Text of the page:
Diffusion measurements derived from breast MRI can be adversely affected by unwanted signals from abundant fatty tissues if they are not suppressed adequately. To minimize this undesired contribution, we designed and optimized a water-selective diffusion-weighted imaging (DWI) sequence, which relies on spectrally selective excitation on the water resonance, obviating the need for fat suppression. As this method is more complex than standard DWI methods, we also report a test-retest study to evaluate its reproducibility. In this study, a spectrally selective Gaussian pulse on water resonance was combined with a pair of slice-selective adiabatic refocusing pulses for water-only DWI. Field map-based shimming and manual determination of the center frequency were used for water selection. The selectivity of the excitation pulse was optimized by a spectrally selective spectroscopy sequence based on the same principles. A test-retest study of 10 volunteers in two separate visits was used to evaluate its reproducibility. Our results from all subjects showed high-quality diffusion-weighted images of the breast without fat contamination. Mean apparent diffusion coefficients for b = 0, 600 s/mm(2) and b = 50, 600 s/mm(2) all showed good reproducibility, as 95% confidence intervals of the apparent diffusion coefficients were 4 × 10(-5) mm(2) /s and 5 × 10(-5) mm(2) /s and repeatability values were 1.09 × 10(-4) and 1.31 × 10(-4) , respectively. In conclusion, water-selective DWI is a feasible alternative to standard methods of DWI based on fat suppression. The added complexity of the method does not compromise the reproducibility of diffusion measurements in the breast.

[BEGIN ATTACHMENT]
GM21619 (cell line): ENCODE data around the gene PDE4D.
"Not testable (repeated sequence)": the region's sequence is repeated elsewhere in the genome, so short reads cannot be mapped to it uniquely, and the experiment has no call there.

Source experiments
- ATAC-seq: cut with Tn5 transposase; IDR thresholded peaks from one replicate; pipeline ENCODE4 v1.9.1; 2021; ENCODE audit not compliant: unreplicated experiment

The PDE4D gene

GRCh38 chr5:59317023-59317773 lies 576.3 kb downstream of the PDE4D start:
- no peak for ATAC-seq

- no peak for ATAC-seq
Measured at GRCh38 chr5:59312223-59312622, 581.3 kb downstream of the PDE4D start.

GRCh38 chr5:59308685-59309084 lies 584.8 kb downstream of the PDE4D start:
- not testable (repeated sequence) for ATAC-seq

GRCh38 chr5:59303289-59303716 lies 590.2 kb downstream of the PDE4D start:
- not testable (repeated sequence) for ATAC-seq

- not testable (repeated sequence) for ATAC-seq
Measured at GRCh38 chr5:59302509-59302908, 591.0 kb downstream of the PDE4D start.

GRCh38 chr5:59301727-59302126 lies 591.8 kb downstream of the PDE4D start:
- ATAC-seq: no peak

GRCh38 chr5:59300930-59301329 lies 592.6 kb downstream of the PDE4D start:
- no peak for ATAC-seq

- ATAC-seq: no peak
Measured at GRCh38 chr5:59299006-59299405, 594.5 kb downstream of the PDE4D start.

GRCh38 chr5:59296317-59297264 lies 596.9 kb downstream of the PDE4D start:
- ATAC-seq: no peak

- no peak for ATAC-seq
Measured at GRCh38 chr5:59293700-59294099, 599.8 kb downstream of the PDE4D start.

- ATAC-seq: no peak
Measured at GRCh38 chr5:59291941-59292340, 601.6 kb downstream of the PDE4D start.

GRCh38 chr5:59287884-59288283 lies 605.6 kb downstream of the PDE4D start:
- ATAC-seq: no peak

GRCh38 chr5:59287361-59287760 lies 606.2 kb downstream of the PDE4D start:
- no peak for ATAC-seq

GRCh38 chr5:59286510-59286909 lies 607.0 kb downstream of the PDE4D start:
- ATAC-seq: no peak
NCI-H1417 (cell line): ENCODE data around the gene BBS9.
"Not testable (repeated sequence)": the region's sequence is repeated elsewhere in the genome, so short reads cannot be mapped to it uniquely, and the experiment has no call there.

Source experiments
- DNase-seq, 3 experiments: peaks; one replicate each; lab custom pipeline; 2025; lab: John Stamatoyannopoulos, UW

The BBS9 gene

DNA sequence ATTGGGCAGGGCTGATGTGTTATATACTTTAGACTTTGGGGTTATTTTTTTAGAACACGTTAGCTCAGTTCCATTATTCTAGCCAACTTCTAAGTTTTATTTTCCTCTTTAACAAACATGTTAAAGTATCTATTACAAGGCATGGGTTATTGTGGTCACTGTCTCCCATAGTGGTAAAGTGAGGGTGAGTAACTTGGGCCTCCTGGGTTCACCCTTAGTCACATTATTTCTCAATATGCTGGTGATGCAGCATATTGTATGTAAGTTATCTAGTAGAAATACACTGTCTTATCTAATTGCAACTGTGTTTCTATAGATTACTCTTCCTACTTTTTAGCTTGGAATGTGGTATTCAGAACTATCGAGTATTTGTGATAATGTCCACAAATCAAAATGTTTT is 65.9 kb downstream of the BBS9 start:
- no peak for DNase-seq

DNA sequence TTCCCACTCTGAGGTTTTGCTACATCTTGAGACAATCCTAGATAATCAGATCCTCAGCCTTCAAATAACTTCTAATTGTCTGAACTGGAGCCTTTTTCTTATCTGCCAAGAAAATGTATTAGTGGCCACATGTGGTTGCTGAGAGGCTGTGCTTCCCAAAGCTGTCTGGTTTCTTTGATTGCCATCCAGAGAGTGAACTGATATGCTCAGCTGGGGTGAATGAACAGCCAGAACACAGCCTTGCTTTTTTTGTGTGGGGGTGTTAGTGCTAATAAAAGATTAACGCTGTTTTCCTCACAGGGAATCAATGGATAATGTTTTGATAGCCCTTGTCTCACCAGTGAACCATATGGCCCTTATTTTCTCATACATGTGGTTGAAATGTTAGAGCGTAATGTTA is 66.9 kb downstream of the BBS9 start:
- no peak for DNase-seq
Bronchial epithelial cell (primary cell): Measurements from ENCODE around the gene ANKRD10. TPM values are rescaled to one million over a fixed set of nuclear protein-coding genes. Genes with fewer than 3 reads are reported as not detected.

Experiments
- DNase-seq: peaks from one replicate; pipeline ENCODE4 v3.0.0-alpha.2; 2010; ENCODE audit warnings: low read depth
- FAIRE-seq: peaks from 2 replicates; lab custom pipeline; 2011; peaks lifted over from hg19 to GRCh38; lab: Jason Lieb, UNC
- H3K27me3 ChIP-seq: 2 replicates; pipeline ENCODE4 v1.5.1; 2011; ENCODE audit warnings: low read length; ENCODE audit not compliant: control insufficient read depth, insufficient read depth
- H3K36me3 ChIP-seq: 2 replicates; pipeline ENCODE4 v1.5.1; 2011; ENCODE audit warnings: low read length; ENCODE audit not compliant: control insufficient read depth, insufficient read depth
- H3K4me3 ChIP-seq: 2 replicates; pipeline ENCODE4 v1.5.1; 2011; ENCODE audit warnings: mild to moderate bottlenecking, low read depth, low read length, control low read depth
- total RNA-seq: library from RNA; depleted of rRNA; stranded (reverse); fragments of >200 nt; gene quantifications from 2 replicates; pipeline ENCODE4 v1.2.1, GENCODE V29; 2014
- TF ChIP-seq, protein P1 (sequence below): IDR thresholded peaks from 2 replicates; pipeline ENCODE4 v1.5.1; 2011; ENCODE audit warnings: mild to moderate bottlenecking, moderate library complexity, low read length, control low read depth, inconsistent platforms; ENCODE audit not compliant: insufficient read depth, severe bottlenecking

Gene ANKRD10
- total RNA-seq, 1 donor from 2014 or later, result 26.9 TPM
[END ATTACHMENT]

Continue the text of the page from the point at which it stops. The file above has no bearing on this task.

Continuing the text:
Copyright © 2014 John Wiley & Sons, Ltd.